Louisiana’s Water Heritage Trail
You see them posted throughout South Louisiana but what exactly do those Atchafalaya National Heritage Trail signs mean? We’re here to explain, but even better to showcase the Atchafalaya Water Heritage Trail that accompanies the designation.
The Atchafalaya National Heritage Area was designated by Congress in 2006, noting the 14-parish region as an eco-system with “significant natural, scenic, cultural, historical and recreational resources as well as offering a unique blend of European, African, Caribbean and Native American cultures.” Its area is vast, from Concordia Parish to the Gulf, from west of Lafayette to east of Baton Rouge. It includes two major rivers — the Atchafalaya and the Mississippi — and is the nation’s largest river swamp, comprising almost one million acres.
Visitors will know they are entering the massive heritage area by the signs erected on several Louisiana highways, but they will also be within the Atchafalaya Water Heritage Trail that includes kiosks telling the story of how this unique body of water connects with the people and heritage of our state.
Kiosks and trails include:
Beautiful Lake Dauterive contains a strand of 1,000-year-old cypress trees that’s accessible only by water. Lake Fausse Point State Park is only a few miles away and includes cabins and campgrounds.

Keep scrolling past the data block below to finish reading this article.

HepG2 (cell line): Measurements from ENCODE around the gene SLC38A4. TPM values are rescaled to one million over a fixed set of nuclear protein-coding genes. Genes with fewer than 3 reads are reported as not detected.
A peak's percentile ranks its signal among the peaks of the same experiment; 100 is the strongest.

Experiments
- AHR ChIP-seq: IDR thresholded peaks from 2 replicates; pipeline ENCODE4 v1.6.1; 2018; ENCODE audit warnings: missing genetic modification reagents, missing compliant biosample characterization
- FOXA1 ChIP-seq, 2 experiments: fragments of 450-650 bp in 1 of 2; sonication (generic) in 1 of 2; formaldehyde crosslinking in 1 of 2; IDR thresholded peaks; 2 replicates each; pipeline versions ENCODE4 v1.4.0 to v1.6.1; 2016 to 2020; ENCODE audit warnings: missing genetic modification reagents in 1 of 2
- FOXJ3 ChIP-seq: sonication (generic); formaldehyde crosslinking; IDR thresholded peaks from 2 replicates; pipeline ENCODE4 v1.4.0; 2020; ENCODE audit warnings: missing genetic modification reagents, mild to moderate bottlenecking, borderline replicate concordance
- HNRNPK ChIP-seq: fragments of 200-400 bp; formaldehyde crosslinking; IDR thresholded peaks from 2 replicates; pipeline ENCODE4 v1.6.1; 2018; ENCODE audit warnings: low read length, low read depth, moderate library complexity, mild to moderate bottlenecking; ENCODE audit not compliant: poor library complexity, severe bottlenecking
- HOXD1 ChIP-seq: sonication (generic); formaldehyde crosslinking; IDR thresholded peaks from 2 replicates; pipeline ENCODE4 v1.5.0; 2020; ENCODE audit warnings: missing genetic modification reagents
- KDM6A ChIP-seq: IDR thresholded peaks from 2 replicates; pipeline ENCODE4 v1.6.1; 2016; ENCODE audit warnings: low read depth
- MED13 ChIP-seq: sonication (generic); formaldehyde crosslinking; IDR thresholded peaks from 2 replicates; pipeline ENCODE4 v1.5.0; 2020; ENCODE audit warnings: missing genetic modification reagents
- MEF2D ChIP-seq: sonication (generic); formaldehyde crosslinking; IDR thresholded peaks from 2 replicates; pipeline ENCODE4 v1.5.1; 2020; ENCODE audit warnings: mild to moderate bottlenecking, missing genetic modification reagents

Lovely Spanish Lake at Old Spanish Trail in Iberia Parish is the remains of an oxbow lake formed by the Mississippi River. Civil War history occurred here as well.
Lake Peigneur at Rip Van Winkle Gardens and Avery Island Salt Dome at Jungle Gardens is a deep body of fresh water that lies on top of a salt dome. In 1980 a hole was punctured in the salt mine, resulting in the lake emptying into the deep cavern.
The Sarto Old Iron Bridge over Bayou des Glaises in Avoyelles Parish is a steel truss swing bridge that was completed in 1916 for vehicular and boat traffic.
The Old River Control Structure along the Mississippi River was built to address flood issues, and includes the massive Old River Lock and Dam.
The Three River Confluence at Richard Yancey Wildlife Management Area showcases where the Red, Mississippi and Atchafalaya rivers met long ago. Note: To access this WMA area, you must purchase a Wild Louisiana Stamp (if you do not already have a Louisiana fishing or hunting license).
The sleepy Bayou Teche has seen the histories of many people, including the Sovereign Nation of the Chitimacha who settled along the lower Teche in approximately 500 A.D. Visit the excellent Chitimacha Museum in Charenton or paddle the 125-mile-long Teche, part of the Paddle Trail Corridor and the National Park Service’s National Water Trails System.
The Baton Rouge Lakes and the Bluebonnet Swamp Nature Center in the heart of Baton Rouge are wonderful places to enjoy the waters. Bluebonnet’s unique swamp is currently closed due to the COVID19 outbreak, but when BREC reopens the facility, don’t miss a chance to visit, especially with the kids. In the meantime, a walk along the Baton Rouge Lakes may be in order.
There’s plenty more sites to visit. For more information on the Water Heritage Trail and to download a trail map, visit WaterHeritageTrail.org. For information on the Atchafalaya National Heritage Area, visit Atchafalaya.org.